CD Review - Paul Mutzabaugh, The Unknown New. not many neighbors.
The Unknown New. not many neighbors. Independent release, 2018. (www.paulmutzabaugh.com)
Paul Mutzabaugh, electric bass, nylon-string guitar, and compositions
Chris Siebold, electric and lap steel guitars
Jim Tashjian, acoustic guitar and synth
Mike Pinto, uber-guitar
Jon Deitemyer, drums
Rich Stitzel, percussion
The Chicago-area musical entrepreneur Paul Mutzabaugh, recently involved in two notable efforts by the Kia Quintet and saxophonist Miguel Zenon with the Spektral Quartet, has released his third collection of compositions, this time with a guitar ensemble, The Unknown Few.
not many neighbors is an excursion into progressive instrumentals that meld folksy themes and state-of-the-art studio exploration. (In a review of the Kia Quintet, I called Mutzabaugh’s music “folk ambient.”) Its notable production values—not a surprise given Mutzabaugh’s apparent high standing in the studio, having produced the acclaimed Zenon/Spektral album—and pleasingly idiosyncratic, eclectic performances from his mates combine to create interesting and stimulating listening. The mash of electric and acoustic sounds hearkens back to those fusionist albums from the late 70’s through the late 80’s; names like Jean-Luc Ponty, Al Di Meola, Jeff Beck, Nels Cline, (early) John Scofield, Wayne Krantz, and Mitch Watkins come to mind.
Mutzabaugh, a keyboardist who has gained some recognition as a bassist (his role on this album), clearly wants to invigorate the listening experience by knitting a yin-yang quilt of analog and electronic sound. For example, the opening piece, “pasaje valenciano,” combines the acoustic guitar of Jim Tashjian, the lap steel fills of Chris Siebold, and the electric über-guitar of Mike Pinto. “kleine Katze” features Tashjian creating a lush palate for Siebold (a reviewer favorite), whose sumptuous chords provide a tonal counterpoint.
Siebold’s petal whine presents the plaintive mood in “love not lightly,” with Mutzabaugh adding nylon-string accompaniment in the midst of softly stated percussion effects. That mood continues, though in a brighter vein, during “the rain is a most agreeable companion,” where Mutzabaugh’s nylon-string guitar joins Tashjian in a ride pushed ever-so-lightly by the versatile Jon Deitemyer. Not unlike a Pat Metheny Group composition, the music builds up to a solo musing by Siebold, who is pensive and jazzy this time in his rendering before a short, rousing send-up at the end.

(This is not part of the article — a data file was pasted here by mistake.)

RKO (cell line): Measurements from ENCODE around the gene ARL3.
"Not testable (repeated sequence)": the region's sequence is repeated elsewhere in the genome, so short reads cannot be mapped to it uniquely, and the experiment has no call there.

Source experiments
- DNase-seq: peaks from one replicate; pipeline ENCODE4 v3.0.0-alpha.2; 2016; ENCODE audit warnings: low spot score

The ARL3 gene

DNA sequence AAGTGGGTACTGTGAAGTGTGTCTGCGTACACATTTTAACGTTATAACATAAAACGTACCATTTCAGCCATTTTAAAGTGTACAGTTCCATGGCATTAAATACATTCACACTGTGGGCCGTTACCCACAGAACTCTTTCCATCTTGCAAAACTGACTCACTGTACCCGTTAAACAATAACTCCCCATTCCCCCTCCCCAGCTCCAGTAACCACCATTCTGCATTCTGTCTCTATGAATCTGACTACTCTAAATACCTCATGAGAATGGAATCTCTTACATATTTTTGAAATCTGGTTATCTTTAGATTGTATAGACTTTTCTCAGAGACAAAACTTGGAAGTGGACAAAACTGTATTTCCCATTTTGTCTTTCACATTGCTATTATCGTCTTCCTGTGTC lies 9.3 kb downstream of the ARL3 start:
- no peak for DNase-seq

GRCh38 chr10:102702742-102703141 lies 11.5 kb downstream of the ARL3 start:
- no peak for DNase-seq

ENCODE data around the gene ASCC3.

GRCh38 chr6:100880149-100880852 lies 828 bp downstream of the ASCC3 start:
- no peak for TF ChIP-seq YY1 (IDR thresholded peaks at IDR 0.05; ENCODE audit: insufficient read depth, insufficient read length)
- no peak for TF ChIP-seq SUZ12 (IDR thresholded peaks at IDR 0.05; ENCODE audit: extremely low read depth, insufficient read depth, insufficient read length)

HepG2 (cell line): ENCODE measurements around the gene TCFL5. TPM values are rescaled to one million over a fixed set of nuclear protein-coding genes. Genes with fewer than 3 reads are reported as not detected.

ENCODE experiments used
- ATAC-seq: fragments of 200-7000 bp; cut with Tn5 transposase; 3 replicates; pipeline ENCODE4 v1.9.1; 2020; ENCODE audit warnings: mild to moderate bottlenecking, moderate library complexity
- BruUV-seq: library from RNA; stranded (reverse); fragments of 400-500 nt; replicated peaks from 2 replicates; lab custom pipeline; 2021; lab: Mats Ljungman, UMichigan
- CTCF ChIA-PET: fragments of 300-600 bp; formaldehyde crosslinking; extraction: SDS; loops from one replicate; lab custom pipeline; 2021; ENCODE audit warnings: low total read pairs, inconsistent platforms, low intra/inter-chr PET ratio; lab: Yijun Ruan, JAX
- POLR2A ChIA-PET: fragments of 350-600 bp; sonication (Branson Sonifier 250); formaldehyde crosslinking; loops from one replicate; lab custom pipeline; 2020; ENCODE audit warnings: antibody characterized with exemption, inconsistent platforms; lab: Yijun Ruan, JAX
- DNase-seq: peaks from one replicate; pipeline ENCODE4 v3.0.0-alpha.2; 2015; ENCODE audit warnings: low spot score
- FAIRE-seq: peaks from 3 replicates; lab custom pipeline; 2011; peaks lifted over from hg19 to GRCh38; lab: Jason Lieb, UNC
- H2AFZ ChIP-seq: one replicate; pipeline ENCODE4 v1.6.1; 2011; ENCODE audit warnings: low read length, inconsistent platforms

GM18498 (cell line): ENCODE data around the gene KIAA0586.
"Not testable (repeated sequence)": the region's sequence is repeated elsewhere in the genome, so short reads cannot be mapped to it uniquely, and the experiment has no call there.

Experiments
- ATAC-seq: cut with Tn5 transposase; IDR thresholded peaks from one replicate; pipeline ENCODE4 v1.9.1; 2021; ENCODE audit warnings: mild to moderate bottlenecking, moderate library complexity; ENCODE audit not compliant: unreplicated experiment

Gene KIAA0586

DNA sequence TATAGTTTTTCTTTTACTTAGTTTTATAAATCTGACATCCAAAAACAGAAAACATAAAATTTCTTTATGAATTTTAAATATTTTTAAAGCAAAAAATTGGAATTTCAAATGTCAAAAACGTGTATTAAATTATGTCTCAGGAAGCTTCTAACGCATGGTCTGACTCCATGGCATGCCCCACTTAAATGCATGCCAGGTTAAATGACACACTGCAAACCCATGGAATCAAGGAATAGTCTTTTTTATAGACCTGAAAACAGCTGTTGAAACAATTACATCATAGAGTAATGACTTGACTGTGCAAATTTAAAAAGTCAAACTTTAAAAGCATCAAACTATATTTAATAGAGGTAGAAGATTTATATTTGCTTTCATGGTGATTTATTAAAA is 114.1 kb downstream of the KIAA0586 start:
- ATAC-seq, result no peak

The penultimate piece, “okanagan rescue,” is an electric celebration that calls to mind those aforementioned predecessors. Siebold’s playing here is crisp and satisfying in that nostalgic way. Pinto’s eloquent über contribution paves the way for another Siebold advancement, a chance for him to demonstrate his chops, of which he has a bundle. The added vibes embellishment enhances the brew, as Mutzabaugh’s bass dances along.
The finale, the short “not many neighbors,” is pure melodic ambiance, provided by Tashjian on acoustic and electronics.
With not many neighbors, Mutzabaugh has certified his studio production abilities and provided evidence that sophisticated ensemble music is possible and pleasing without being sterile and antiquated. Sometimes you just have to find the right musicians and the right vision, and Paul Mutzabaugh knows how to find both.